Netflix’s "Space Sweepers" Is a Fast Thrill Ride

I wasn’t sure what to expect from Netflix’s Space Sweepers. The movie has been described as South Korea’s first space blockbuster, and it was my first time watching a South Korean science-fiction flick that takes place in outer space. Space is particularly challenging because so much depends on the filmmakers’ and set designers’ creativity.

Well, I thoroughly enjoyed the movie. It was a fun, fast-paced and exciting adventure that pays homage to Firefly, Star Wars and Guardians of the Galaxy. The premise was believable, I liked the characters and the sets and visual effects were amazing. One example—that ground to space elevator!

The movie is set in 2092, and Earth is polluted and ailing. It’s a dog-eat-dog world down here, which the rich and powerful escape with the help of UTS, a company founded by philanthropist James Sullivan. UTS has built a floating utopia in outer space where the grass is green and people live idyllic lives. UTS’s next plan is making Mars habitable and shipping people there.


Enter our heroes, a ragtag group of space sweepers. Space is teeming with trash left behind by mankind’s explorations and expeditions, and teams of sweepers vie with each other to salvage the debris for resale. There also is a safety concern as the debris poses a danger to spacecraft and space structures such as UTS’s floating utopia.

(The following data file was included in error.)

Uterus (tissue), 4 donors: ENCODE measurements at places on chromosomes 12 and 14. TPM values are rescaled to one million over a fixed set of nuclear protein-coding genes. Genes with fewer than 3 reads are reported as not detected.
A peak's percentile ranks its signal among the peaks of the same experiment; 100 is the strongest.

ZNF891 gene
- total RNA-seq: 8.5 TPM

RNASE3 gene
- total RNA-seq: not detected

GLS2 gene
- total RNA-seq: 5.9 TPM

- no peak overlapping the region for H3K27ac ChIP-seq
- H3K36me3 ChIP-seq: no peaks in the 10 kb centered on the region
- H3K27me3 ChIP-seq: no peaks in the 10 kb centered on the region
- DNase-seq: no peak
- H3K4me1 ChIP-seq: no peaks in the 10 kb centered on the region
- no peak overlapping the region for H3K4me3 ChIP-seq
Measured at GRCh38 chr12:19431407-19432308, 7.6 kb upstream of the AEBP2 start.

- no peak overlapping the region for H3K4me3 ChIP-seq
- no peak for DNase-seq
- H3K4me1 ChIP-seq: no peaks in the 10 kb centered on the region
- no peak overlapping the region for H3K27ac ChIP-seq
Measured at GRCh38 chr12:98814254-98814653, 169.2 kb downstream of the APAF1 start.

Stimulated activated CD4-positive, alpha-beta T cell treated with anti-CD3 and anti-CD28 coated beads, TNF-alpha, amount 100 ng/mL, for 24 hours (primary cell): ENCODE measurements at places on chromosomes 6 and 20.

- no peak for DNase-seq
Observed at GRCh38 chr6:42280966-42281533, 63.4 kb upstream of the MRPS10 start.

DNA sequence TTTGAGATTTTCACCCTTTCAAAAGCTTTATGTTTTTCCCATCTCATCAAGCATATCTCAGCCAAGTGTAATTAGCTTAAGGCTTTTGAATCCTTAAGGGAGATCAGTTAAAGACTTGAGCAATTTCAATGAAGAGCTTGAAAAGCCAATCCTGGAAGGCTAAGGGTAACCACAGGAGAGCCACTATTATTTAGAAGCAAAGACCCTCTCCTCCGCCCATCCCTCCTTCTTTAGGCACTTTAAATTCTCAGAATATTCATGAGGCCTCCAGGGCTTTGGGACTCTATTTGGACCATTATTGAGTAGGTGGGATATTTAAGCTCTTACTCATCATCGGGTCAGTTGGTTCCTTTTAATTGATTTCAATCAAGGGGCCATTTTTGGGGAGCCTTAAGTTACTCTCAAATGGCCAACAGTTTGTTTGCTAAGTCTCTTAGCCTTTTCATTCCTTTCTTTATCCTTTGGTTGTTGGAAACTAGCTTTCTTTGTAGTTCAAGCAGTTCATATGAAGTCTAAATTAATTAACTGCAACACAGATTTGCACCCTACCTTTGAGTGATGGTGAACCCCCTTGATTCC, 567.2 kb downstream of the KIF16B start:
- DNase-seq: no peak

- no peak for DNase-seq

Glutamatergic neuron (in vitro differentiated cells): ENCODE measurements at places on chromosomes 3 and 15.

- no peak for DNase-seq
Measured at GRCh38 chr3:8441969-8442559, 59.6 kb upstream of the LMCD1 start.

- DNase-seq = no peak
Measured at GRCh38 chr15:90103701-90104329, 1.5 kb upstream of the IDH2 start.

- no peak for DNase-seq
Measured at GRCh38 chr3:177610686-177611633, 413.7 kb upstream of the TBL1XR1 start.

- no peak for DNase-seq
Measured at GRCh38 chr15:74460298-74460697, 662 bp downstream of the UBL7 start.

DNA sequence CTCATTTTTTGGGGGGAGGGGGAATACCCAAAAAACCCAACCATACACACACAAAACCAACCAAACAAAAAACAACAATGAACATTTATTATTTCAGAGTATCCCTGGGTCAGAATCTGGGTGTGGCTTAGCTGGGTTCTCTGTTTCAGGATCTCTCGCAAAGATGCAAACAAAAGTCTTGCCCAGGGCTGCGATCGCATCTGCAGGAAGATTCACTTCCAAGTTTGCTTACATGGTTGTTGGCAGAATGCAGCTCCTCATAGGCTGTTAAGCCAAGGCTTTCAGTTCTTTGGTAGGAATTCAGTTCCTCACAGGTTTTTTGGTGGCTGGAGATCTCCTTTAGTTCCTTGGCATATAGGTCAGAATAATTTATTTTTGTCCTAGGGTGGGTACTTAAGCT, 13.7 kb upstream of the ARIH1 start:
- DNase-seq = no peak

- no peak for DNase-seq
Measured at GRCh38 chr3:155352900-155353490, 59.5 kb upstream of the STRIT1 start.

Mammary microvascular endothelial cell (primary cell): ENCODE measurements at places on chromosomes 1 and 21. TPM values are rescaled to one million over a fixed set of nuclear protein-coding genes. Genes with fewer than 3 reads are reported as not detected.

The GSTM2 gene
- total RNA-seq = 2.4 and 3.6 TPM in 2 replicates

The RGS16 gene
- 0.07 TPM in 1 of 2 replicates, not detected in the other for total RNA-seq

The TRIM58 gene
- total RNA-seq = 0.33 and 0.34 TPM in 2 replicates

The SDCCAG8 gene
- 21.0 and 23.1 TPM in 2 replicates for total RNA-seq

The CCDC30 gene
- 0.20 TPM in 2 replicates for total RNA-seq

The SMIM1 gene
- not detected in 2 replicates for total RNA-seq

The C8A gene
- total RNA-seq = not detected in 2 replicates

At the risk of giving too much away, our heroes stumble upon Dorothy, a young girl reported to be both a robot and a weapon of mass destruction. While bumbling around, they uncover a vast conspiracy that has dire implications for Earth.

Like all good science fiction, the movie is part social commentary, in this case about the haves and the have-nots. That seems to be a recurrent theme in Korean movies (Parasite and Snow Piercer come to mind). Fortunately, the filmmakers do it skillfully enough that it enhances, rather than detracts from, the plot.

The movie also had innovative quirks that I particularly liked, including its portrayal of space as multicultural—the people speak a multitude of languages, communicating through the aid of translation devices. In addition, I liked the design of the android Bubs, and I liked the `80s anime vibe from the sets and costume designs.

That said, I found the storytelling a little messy. For example, a few of the heroes’ backstories, such as Captain Jang, were clumsily inserted. Some of the details also felt a little random, like how Jang happened to be a former high-tech inventor and certified genius, while Kim Tae-ho is both a genius and an ace pilot. It may be a coincidence, but those are the exact skills needed to defuse the crisis.

There also were a few scenes involving Dorothy that were in danger of tipping into pure schmaltz.

But all in all, a thrilling space ride.

Watch the trailer:


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